The primary acute clinical signs of canine brucellosis in the male dog involve the portions of the reproductive tract that participate in the maturation, transport, and storage of spermatozoa. Epididymitis is common, with associated orchitis and scrotal dermatitis, and resultant deterioration of semen quality and fertility. Chronically, testicular atrophy and infertility can occur. The organism can be found in the prostate gland and urethra and is shed intermittently in the urine. Anti-sperm antibodies develop in association with brucellosis-induced epididymal granulomas and further contribute to infertility. Pyospermia develops 3 to 4 months postinfection. Chronic infections in either sex can result in uveitis or endophthalmitis, lymphadenitis, splenomegaly, or discospondylitis; occasionally, dermatitis and meningoencephalitis have been reported (Figure 53-2).3,8,11,20 Owners of dogs with discospondylitis most often describe episodic neck pain or lameness, which can occasionally be accompanied by lethargy or decreased activity. Bacteremia can persist for years, and subclinically infected dogs can remain infectious for long intervals. Infection of the bone that surrounded a total hip replacement was described in two dogs 9 and 12 months after surgery.21

Large numbers of organisms are shed in the vulvar discharge of bitches 4 to 6 weeks postabortion. The highest concentration of organisms is shed in the semen of infected dogs 2 to 3 months postinfection, with lesser amounts for years. Urine can serve as a contaminated vehicle because of the proximity of the urinary and genital tracts in the dog, with shedding present for months to years, and is more prevalent in males. Organisms can also be shed in milk.22-24

Spontaneous apparent recovery can occur 1 to 5 years postinfection, but true clearance of the organism is difficult to document. Bitches that have been treated with antimicrobial drugs can produce normal litters after multiple abortions, but can remain infectious to their offspring. Dogs may remain infertile because of irreparable damage to the spermatogenic apparatus.3,23

Physical Examination Findings

For dogs with clinical B. canis infections, fever is rarely present. Affected male dogs may have an enlarged but nonpainful scrotum and secondary scrotal pyoderma, which results from excessive licking. Enlargement of the epididymis is often present. Some chronically infected male dogs have small, soft testicles due to testicular atrophy. Other dogs have generalized peripheral lymphadenomegaly, and splenomegaly may be detected on abdominal palpation. The most common finding in dogs with discospondylitis is spinal pain.8,9 Other findings include lameness, delayed placing reactions, ataxia, pelvic limb hyperreflexia, and, uncommonly, pelvic limb paresis or tetraparesis. Meningoencephalitis may result in behavioral changes, anisocoria, ataxia, circling, or a head tilt. For unknown reasons, ocular abnormalities are often unilateral and include blepharospasm, conjunctival hyperemia, and evidence of uveitis, such as aqueous flare, miosis, iris hyperpigmentation, loss of the normal contour of the iris surface, hypopyon, posterior synechiae, and secondary glaucoma.11 Corneal edema, vitreous opacities, swelling and hyperemia of the optic disc, and evidence of multifocal granulomatous chorioretinitis have also been described. Ocular abnormalities and discospondylitis are frequently present in the absence of other systemic signs of illness. However, some, but not all dogs with discospondylitis have other, subtle physical examination abnormalities that suggest brucellosis, such as dermatitis, uveitis, small testicles, or lymphadenopathy.8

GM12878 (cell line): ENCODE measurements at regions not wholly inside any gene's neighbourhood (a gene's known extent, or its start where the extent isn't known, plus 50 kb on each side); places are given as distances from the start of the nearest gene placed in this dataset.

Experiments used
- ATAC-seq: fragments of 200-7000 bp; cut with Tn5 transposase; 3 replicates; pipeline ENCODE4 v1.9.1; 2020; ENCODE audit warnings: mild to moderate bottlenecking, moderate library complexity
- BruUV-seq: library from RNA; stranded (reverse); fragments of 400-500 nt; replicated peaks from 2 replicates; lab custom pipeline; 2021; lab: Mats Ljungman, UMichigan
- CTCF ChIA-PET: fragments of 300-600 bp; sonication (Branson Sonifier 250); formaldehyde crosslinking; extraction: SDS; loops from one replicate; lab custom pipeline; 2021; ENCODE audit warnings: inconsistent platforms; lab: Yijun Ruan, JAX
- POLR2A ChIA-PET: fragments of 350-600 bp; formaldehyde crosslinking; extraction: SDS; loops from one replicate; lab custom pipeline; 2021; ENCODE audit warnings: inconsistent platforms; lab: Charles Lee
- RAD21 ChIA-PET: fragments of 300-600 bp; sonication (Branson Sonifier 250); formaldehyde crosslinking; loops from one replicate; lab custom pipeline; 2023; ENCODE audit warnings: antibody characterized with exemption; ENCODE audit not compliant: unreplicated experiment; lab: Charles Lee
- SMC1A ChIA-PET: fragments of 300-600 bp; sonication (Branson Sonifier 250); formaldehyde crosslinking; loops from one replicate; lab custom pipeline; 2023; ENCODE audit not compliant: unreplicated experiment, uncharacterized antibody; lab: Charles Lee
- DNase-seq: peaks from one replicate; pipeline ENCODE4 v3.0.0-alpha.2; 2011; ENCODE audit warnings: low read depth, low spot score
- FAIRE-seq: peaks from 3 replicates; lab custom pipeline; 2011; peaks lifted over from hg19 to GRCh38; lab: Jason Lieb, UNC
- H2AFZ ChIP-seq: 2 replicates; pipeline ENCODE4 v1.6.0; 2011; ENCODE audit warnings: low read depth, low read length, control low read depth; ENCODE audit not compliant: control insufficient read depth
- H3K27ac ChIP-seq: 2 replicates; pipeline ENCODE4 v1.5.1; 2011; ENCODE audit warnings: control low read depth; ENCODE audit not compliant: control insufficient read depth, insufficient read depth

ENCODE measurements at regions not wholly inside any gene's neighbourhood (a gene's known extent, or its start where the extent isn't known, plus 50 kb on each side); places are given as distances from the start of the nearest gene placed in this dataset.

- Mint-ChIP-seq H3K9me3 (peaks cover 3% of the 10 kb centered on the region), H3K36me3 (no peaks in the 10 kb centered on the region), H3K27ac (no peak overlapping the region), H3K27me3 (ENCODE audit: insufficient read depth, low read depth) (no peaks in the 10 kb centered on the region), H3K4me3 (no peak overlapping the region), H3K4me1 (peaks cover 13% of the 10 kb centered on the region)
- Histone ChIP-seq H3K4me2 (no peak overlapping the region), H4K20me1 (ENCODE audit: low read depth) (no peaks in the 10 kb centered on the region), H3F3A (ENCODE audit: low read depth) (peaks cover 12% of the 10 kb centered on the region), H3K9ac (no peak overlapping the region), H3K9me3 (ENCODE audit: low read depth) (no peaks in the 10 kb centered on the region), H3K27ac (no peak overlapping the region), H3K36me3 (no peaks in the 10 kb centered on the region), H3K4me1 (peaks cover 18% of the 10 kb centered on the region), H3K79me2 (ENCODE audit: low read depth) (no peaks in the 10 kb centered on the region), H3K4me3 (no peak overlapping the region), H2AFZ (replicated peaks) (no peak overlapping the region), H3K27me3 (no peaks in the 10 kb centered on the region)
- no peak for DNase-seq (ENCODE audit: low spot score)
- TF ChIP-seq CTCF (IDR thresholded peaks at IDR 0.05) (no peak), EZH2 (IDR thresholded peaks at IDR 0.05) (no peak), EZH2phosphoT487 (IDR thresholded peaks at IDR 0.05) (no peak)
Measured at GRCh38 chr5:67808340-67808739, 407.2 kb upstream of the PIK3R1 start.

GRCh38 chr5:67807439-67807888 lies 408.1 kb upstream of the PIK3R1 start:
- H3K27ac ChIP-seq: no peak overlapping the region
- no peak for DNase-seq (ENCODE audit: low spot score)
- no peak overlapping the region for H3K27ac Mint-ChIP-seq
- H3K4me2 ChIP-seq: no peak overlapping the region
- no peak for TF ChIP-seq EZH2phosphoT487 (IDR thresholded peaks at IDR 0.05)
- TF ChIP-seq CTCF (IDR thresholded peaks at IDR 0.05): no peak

The diagnosis of canine brucellosis is based on suggestive clinical signs and the results of serology; culture of blood, urine, or tissues; histopathology; and/or PCR assays. Because no single antemortem test has 100% sensitivity, and serologic assays lack specificity, a combination of diagnostic assays is often required to make a diagnosis (Table 53-1). When multiple dogs with infertility problems are present in a household or kennel, as many dogs as possible should be tested with serology and blood culture to increase the chance of a reliable diagnosis.

Laboratory Abnormalities

Complete Blood Count, Serum Biochemical Tests, and Urinalysis

The results of routine laboratory tests are often within reference ranges in dogs with brucellosis. The CBC may show leukocytosis due to a neutrophilia.11 Degenerate left shifts, monocytosis, and/or lymphopenia have been uncommonly reported.9,20 The chemistry panel is often normal, but hyperglobulinemia and hypoalbuminemia may be present. A lack of abnormalities on routine laboratory testing or the presence of splenomegaly or abdominal lymphadenomegaly in dogs with discospondylitis should raise suspicion for B. canis infection. Urinalysis is generally within normal limits, even when B. canis bacteriuria is present.

Cytologic Analysis of Body Fluids

CSF analysis in dogs with Brucella discospondylitis is usually unremarkable. A dog with meningoencephalitis had neutrophilic pleocytosis and increased CSF protein concentration.3 Aspirates of ocular fluids (aqueous or vitreous humor) from a dog with panophthalmitis revealed pyogranulomatous inflammation with extracellular and intracellular small gram-negative cocci.11

< div class='tao-gold-member'>

Jul 10, 2016 | Posted by in INTERNAL MEDICINE | Comments Off on Canine Brucellosis
Premium Wordpress Themes by UFO Themes